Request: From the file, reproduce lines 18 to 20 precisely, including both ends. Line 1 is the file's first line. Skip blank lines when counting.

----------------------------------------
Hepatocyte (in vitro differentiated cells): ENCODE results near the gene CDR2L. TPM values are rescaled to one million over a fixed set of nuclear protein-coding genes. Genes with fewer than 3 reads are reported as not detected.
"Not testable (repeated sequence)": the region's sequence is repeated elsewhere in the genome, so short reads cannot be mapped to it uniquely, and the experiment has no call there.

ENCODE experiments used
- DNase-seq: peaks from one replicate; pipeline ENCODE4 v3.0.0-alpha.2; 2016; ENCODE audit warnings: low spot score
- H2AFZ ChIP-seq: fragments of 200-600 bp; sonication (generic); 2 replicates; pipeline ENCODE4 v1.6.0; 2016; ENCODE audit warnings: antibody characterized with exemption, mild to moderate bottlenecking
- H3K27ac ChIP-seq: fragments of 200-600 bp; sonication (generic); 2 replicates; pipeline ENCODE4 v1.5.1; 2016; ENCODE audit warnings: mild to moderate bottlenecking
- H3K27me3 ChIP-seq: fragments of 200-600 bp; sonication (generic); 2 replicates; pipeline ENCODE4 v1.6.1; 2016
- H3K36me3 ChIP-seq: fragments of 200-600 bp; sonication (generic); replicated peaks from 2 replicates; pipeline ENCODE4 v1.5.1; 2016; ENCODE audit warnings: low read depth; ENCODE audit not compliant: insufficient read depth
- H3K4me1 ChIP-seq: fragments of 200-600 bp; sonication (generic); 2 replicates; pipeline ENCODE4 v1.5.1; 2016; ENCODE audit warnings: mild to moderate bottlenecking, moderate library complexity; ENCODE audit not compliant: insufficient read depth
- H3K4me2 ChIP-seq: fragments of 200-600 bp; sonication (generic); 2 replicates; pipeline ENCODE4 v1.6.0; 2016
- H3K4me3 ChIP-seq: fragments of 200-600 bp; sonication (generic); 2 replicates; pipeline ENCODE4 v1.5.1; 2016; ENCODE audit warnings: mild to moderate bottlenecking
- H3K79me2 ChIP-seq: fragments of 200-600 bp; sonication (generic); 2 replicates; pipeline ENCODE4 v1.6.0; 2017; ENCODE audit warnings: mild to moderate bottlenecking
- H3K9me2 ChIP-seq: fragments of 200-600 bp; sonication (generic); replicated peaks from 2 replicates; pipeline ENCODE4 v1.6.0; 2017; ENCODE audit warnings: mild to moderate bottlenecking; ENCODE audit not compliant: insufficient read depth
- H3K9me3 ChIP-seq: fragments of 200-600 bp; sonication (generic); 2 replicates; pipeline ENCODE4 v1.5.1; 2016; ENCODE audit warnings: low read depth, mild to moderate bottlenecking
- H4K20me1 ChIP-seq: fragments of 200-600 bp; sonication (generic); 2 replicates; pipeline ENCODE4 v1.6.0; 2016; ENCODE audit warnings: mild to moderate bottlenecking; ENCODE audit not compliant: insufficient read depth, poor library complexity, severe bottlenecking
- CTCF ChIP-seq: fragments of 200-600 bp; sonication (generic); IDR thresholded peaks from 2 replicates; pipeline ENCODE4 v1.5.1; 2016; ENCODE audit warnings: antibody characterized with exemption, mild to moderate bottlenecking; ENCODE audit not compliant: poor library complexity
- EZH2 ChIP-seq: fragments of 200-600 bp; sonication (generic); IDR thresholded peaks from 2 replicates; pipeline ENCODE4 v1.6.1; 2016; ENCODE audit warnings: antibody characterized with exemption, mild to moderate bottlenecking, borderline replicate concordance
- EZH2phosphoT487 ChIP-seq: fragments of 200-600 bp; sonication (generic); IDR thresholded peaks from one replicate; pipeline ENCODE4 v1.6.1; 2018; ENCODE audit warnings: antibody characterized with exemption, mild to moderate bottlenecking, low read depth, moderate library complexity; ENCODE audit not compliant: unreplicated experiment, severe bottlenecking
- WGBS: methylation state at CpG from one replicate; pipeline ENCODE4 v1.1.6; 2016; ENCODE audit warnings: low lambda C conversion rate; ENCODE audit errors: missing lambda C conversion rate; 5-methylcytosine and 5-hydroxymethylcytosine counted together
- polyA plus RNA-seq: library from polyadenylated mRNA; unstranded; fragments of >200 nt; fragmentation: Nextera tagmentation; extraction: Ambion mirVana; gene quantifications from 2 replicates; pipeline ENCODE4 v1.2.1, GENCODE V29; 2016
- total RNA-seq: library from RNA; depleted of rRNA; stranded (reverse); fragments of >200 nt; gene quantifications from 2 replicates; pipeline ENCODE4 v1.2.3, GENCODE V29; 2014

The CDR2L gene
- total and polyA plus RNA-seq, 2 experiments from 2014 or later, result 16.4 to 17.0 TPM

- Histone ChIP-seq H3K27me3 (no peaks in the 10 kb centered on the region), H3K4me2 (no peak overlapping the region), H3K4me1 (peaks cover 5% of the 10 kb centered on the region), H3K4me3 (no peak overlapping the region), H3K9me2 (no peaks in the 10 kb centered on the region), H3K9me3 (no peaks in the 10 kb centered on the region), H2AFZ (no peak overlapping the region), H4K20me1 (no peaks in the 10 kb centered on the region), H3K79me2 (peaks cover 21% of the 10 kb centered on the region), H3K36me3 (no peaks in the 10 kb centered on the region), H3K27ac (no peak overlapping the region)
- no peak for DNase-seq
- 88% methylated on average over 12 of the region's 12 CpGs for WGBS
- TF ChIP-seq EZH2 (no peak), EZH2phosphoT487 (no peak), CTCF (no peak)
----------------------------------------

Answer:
- EZH2phosphoT487 ChIP-seq: fragments of 200-600 bp; sonication (generic); IDR thresholded peaks from one replicate; pipeline ENCODE4 v1.6.1; 2018; ENCODE audit warnings: antibody characterized with exemption, mild to moderate bottlenecking, low read depth, moderate library complexity; ENCODE audit not compliant: unreplicated experiment, severe bottlenecking
- WGBS: methylation state at CpG from one replicate; pipeline ENCODE4 v1.1.6; 2016; ENCODE audit warnings: low lambda C conversion rate; ENCODE audit errors: missing lambda C conversion rate; 5-methylcytosine and 5-hydroxymethylcytosine counted together
- polyA plus RNA-seq: library from polyadenylated mRNA; unstranded; fragments of >200 nt; fragmentation: Nextera tagmentation; extraction: Ambion mirVana; gene quantifications from 2 replicates; pipeline ENCODE4 v1.2.1, GENCODE V29; 2016